Otherwise known to be a genteel people, the Parsi community is likely to witness mud-slinging, name-calling and character assassination over the next two months as the 350-year-old Bombay Parsi Punchayat (BPP) prepares to get itself a fresh bunch of trustees.
With elections scheduled over three weekends in October, the race has formally begun for the coveted trusteeship of an organisation that controls 5,000 flats in Mumbai and assets worth thousands of crores, including the prime Doongerwadi land at Malabar Hill. The BPP is the largest private landlord in the city.
For the first time in the history of the BPP, the entire community will be able to vote after the Bombay HC approved universal adult franchise. Earlier, only about 2,000 mainly donor voters, had the right to cast their votes.
Now, because of adult franchise close to 30,000 community members, have been empowered to stamp on the ballot paper.
On Saturday, amidst tight police security, hundreds of Parsis packed the Y B Chavan Hall near Mantralaya where a group called the Adult Franchise for Progress (AFP) announced its list of seven candidates.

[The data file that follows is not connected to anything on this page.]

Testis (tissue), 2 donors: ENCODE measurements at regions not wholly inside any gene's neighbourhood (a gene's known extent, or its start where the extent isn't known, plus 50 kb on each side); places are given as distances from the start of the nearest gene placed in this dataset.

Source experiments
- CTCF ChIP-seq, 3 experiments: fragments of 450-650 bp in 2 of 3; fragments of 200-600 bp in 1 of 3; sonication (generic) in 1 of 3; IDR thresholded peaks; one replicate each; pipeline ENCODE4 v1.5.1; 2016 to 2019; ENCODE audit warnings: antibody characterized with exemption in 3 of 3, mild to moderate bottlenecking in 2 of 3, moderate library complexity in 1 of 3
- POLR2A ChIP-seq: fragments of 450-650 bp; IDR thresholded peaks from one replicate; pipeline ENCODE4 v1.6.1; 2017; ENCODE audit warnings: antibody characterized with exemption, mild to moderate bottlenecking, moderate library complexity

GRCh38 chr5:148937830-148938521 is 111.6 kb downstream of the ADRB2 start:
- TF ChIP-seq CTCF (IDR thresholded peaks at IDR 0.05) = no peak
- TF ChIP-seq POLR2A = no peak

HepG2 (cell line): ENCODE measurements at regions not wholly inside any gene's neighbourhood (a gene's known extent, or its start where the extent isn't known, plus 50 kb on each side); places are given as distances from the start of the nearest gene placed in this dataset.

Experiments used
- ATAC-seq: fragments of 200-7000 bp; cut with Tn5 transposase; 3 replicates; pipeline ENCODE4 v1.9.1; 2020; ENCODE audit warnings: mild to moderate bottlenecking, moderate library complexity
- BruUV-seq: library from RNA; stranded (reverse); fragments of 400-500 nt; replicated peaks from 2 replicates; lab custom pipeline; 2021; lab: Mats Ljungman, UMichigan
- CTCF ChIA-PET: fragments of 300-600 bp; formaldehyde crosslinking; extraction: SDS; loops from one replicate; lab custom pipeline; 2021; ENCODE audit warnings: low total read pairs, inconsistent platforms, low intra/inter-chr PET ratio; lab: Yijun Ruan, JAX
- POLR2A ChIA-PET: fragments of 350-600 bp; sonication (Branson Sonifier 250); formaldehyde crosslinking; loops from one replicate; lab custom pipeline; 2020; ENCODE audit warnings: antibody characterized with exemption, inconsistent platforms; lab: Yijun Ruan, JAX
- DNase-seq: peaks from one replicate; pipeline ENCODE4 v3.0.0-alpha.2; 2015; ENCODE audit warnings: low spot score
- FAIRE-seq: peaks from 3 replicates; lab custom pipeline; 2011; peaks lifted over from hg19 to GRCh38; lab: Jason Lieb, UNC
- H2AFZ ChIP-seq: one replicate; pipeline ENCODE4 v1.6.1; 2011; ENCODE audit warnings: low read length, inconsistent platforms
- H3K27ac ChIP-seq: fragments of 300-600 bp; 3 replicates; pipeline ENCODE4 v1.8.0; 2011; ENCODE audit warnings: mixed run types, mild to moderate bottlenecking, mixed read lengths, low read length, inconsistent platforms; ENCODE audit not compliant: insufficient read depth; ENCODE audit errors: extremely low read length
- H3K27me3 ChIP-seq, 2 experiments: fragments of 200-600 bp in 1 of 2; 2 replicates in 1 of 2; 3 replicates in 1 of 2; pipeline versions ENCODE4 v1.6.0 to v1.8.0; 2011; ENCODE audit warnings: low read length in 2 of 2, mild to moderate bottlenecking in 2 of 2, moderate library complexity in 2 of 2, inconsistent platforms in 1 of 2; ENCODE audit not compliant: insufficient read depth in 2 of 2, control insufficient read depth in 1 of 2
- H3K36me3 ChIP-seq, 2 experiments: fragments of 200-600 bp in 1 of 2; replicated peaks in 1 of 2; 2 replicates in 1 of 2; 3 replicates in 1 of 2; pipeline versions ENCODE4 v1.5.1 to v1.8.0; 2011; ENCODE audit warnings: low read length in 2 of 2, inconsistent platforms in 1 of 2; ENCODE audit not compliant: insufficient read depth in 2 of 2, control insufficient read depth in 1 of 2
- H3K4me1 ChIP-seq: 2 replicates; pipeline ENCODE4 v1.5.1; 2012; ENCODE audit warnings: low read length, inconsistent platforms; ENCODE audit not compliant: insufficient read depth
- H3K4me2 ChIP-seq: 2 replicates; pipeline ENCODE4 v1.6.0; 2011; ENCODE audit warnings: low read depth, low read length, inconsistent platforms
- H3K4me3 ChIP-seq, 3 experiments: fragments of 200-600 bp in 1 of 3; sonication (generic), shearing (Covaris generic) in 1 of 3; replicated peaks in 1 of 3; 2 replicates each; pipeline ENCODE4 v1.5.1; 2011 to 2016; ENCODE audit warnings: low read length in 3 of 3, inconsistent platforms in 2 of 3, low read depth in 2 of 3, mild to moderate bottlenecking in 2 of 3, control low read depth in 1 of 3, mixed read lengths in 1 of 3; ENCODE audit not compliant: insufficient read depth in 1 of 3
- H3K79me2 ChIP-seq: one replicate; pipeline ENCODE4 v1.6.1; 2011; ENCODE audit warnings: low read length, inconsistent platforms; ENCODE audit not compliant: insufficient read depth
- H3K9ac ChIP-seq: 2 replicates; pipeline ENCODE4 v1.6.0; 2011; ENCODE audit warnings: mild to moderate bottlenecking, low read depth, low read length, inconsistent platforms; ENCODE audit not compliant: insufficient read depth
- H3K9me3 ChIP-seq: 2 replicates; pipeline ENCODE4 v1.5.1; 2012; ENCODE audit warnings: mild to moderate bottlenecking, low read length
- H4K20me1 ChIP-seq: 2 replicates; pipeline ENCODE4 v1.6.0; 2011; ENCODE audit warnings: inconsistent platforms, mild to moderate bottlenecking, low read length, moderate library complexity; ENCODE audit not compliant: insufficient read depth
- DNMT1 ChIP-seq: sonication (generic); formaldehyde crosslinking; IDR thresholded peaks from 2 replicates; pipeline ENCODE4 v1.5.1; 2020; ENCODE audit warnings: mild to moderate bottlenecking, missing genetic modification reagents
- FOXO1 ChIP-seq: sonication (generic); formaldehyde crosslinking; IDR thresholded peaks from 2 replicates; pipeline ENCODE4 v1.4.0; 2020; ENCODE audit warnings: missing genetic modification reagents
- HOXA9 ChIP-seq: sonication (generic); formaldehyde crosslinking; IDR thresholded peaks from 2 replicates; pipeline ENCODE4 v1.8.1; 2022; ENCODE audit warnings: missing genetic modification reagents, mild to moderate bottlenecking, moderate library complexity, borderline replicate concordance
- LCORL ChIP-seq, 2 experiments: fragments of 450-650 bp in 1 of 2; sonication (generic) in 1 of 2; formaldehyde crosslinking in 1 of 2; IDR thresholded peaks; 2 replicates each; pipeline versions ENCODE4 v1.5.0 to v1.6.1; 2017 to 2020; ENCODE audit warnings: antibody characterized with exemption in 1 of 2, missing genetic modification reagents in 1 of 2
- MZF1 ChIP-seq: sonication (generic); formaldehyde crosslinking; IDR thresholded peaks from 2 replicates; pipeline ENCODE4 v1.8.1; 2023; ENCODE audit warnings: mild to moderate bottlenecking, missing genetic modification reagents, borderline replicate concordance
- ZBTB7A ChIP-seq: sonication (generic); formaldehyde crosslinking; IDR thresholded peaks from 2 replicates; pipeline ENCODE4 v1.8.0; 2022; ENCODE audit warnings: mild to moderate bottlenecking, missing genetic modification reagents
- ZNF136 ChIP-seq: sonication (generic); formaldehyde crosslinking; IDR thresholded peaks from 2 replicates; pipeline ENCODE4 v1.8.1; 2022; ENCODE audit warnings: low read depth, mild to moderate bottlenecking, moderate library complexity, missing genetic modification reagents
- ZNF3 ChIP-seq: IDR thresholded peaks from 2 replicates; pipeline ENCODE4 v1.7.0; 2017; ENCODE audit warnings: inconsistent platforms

The brainchild of prominent solicitor and reformi
st Burgis Desai, the AFP's key objective is to provide the community an opportunity to elect seven “good men and women of independence, integrity and compassion'' to manage the funds and properties of the BPP.
The candidates include senior advocate Nadir Modi, housing expert Maneck Engineer, businessman Behram Jeejeebhoy, HDFC vice-chairman and managing director Keki Mistry, director of Tata Memorial Cancer Hospital Dr Ketayun Dinshaw, tax expert Soli Dastur and charity management expert Noshir Dadrawalla.
“August 9 is remembered as the Quit India day. For the Parsis, let this day be called the 'Quit Indifference Day','' said Desai, appealing to the community to get involved and stop criticising the system.
Supporting the AFP candidates, Thermax India director Anu Aga said she was approached to stand as a candidate, but refused because she was told about the mudslinging that a trustee gets.
“I am not a practicising Zoroastrian. When I asked a childhood friend, who has a different viewpoint on religion if she would vote for me, she said no. Here is someone who respects me, yet had the courage to tell me this.''